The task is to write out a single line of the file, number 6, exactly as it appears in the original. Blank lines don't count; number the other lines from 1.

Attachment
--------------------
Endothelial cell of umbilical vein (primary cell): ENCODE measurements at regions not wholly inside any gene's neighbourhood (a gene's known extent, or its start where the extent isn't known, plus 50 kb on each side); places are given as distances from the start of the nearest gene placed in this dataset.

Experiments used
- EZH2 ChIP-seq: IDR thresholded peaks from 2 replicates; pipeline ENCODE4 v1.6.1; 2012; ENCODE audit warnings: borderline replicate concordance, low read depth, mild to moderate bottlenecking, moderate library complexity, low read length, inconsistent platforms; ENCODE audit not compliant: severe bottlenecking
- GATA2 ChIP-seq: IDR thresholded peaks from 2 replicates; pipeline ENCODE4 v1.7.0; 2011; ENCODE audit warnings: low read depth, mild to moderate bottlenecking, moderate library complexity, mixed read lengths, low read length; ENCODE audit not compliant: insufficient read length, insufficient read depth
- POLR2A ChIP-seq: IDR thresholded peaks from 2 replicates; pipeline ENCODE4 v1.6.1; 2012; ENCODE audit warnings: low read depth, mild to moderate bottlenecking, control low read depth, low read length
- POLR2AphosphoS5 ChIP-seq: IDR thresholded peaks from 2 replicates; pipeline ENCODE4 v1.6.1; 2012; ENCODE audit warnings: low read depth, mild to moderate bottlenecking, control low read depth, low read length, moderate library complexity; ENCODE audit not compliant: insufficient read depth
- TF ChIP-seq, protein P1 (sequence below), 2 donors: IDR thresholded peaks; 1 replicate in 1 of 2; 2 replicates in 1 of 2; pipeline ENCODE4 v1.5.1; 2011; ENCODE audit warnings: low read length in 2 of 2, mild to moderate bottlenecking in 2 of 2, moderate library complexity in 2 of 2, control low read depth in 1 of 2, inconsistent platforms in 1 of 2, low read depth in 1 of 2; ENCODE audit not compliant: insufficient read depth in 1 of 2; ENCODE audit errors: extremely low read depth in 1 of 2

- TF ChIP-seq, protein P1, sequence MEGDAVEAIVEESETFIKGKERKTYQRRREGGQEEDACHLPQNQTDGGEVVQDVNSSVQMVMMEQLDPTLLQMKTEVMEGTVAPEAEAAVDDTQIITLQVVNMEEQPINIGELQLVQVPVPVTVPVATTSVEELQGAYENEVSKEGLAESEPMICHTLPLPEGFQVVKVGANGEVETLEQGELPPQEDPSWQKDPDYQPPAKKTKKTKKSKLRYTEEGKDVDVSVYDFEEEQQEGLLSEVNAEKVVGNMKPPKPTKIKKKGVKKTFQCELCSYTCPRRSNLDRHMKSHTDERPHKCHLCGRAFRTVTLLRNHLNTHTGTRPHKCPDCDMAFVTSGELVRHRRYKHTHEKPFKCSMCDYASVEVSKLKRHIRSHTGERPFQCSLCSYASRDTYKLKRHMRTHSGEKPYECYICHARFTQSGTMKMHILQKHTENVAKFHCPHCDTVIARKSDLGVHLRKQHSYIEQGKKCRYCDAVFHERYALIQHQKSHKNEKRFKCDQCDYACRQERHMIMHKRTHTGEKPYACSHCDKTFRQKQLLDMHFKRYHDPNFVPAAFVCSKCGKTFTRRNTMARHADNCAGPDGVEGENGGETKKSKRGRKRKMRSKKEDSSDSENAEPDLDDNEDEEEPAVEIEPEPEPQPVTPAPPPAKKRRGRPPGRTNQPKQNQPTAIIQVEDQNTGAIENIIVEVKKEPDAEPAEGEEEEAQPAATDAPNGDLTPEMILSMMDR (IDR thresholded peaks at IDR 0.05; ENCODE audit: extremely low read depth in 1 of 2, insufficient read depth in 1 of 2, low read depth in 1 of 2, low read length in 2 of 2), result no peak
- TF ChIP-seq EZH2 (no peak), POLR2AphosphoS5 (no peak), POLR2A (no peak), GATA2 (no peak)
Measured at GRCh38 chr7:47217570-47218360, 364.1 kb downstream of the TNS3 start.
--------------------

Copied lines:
- POLR2AphosphoS5 ChIP-seq: IDR thresholded peaks from 2 replicates; pipeline ENCODE4 v1.6.1; 2012; ENCODE audit warnings: low read depth, mild to moderate bottlenecking, control low read depth, low read length, moderate library complexity; ENCODE audit not compliant: insufficient read depth